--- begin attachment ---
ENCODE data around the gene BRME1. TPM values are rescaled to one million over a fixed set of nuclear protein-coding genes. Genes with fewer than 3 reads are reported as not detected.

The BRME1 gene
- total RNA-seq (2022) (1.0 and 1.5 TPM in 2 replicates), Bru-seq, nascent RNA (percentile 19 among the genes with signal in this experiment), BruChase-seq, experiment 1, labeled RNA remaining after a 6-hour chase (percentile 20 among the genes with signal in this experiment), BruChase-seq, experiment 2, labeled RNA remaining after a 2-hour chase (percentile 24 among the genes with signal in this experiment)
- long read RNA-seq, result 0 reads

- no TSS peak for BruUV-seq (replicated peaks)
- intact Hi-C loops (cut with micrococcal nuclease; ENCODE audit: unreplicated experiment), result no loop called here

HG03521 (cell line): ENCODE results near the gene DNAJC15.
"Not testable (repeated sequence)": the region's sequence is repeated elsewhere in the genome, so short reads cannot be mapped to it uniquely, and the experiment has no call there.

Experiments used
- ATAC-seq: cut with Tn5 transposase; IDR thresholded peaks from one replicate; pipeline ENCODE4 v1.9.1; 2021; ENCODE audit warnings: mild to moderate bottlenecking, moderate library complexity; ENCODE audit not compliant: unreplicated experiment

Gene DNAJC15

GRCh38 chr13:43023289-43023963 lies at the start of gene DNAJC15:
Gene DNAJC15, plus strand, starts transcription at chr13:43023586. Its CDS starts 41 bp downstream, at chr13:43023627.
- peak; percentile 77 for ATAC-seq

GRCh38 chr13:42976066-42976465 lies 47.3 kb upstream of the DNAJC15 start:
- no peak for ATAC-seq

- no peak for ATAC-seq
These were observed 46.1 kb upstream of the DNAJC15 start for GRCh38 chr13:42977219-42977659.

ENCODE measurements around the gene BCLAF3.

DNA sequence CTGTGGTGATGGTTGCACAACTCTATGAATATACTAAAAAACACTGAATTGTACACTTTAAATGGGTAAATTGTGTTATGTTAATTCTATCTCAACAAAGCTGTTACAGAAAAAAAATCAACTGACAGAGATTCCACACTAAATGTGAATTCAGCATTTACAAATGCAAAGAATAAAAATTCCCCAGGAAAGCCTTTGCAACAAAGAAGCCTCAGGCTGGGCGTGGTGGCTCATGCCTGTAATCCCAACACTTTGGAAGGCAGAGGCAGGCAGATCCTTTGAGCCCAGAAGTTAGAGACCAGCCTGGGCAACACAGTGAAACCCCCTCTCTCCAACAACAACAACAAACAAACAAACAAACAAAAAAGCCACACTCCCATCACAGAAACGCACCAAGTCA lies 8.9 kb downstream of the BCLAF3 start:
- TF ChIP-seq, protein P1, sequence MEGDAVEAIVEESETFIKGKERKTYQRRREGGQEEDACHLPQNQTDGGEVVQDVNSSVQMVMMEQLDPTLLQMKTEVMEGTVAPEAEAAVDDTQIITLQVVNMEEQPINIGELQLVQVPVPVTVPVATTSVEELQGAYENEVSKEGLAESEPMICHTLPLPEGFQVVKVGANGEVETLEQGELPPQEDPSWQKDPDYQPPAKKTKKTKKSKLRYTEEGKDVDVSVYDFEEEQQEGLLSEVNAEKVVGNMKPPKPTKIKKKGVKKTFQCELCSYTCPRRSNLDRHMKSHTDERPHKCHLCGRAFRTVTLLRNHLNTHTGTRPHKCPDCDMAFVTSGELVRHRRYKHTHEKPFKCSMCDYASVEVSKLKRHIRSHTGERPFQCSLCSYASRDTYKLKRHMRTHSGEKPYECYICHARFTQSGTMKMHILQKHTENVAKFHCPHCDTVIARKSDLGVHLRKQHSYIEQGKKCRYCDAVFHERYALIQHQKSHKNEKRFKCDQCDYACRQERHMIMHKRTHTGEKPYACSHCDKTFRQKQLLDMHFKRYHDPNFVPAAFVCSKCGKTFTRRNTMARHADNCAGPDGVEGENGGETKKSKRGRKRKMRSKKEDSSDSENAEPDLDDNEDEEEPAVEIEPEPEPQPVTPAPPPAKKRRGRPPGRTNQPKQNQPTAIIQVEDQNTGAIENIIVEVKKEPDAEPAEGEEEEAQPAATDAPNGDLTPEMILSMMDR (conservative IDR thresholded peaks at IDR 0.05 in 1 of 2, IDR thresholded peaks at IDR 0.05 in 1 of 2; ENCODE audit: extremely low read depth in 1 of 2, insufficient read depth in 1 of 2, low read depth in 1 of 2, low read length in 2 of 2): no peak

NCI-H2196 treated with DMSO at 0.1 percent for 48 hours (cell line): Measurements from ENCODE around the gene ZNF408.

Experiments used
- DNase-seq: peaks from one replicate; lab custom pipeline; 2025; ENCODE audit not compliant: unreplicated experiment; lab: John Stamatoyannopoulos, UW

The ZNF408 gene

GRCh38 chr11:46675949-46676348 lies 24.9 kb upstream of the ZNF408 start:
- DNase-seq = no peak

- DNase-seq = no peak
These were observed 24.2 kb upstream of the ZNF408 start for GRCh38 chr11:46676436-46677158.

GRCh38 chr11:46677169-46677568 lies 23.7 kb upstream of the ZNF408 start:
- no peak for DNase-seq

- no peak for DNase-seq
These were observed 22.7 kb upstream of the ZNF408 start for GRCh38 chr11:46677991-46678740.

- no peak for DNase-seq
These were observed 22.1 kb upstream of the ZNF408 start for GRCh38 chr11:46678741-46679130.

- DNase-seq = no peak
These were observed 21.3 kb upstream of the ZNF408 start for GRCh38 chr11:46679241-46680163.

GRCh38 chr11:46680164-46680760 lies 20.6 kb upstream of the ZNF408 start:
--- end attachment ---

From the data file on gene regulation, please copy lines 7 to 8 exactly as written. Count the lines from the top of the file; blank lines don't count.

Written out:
HG03521 (cell line): ENCODE results near the gene DNAJC15.
"Not testable (repeated sequence)": the region's sequence is repeated elsewhere in the genome, so short reads cannot be mapped to it uniquely, and the experiment has no call there.